New research published in the acclaimed journal Nature Physics reports that researchers from Utrecht University in the Netherlands and TU Wien in Vienna, Austria, have shown it is possible to optimize the information gathered from a laser beam in complex, disordered environments. While lasers are useful for measuring an object's position or velocity in non-complex environments with direct, unobstructed views of said object, in complex or irregular environments like those in the human body, the usefulness of laser beams is limited because of light scattering and refraction. Now the researchers present a new technology that can modify a laser beam to deliver precise information even in irregular environments.
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The new technology has the potential to improve the effectiveness of lasers in a variety of different fields of application, including microbiology and the production of computer chips. Stefan Rotter from TU Wien explains: "You always want to achieve the best possible measurement accuracy - that's a central element of all natural sciences. Let's think, for example, of the huge LIGO facility, which is being used to detect gravitational waves: There, you send laser beams onto a mirror, and changes in the distance between the laser and the mirror are measured with extreme precision." In this scenario, all disturbances are carefully avoided, but, points out Rotter, such sterility isn’t always possible.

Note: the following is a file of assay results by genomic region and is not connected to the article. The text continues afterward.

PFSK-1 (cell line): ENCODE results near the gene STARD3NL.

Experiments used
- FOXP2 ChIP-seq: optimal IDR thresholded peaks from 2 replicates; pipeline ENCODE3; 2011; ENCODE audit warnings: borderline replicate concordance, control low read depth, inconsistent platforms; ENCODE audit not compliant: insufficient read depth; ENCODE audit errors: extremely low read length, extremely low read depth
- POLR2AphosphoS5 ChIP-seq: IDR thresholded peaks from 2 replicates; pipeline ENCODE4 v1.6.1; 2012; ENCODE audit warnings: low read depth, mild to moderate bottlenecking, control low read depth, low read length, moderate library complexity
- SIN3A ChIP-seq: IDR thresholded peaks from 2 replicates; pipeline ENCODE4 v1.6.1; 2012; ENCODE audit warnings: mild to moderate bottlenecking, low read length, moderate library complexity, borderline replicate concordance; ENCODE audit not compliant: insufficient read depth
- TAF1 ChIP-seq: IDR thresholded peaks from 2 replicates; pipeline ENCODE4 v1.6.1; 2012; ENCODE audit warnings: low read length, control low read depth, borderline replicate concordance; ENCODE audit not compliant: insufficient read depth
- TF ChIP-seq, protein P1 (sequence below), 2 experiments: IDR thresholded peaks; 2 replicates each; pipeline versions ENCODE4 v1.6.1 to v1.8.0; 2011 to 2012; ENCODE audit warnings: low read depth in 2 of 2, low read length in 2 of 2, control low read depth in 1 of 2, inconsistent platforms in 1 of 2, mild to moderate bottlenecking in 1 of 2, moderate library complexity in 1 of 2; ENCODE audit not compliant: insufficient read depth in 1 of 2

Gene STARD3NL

"Let's imagine a panel of glass that is not perfectly transparent, but rough and unpolished like a bathroom window," says Allard Mosk from Utrecht University. "Light can pass through, but not in a straight line. The light waves are altered and scattered, so we can't accurately see an object on the other side of the window with the naked eye." Mosk alludes that this is how we can think of a laser beam entering biological tissue, full of little irregularities that disturb a straight laser beam and scatter its light. In this situation, getting the desired information with a straight laser beam is extremely challenging.
But – thought the researchers – what if it were possible to predict the ways in which a complicated environment would impact a laser beam and purposely create a complicated wave pattern (instead of a straight wave pattern) that could twist and turn around the environmental disturbances as still arrive to the desired location?
"To achieve this, you don't even need to know exactly what the disturbances are," elaborates first author Dorian Bouchet. "It's enough to first send a set of trial waves through the system to study how they are changed by the system. You can show that for various measurements there are certain waves that deliver a maximum of information as, e.g., on the spatial coordinates at which a certain object is located."
The experiments that the physicists carried out showed that their mathematical procedure is in fact capable of calculating optimal waves of this sort. "We see that the precision of our method is only limited by the so-called quantum noise," notes Allard Mosk. "This noise results from the fact that light consists of photons - nothing can be done about that. But within the limits of what quantum physics allows us to do for a coherent laser beam, we can actually calculate the optimal waves to measure different things. Not only the position but also the movement or the direction of rotation of objects."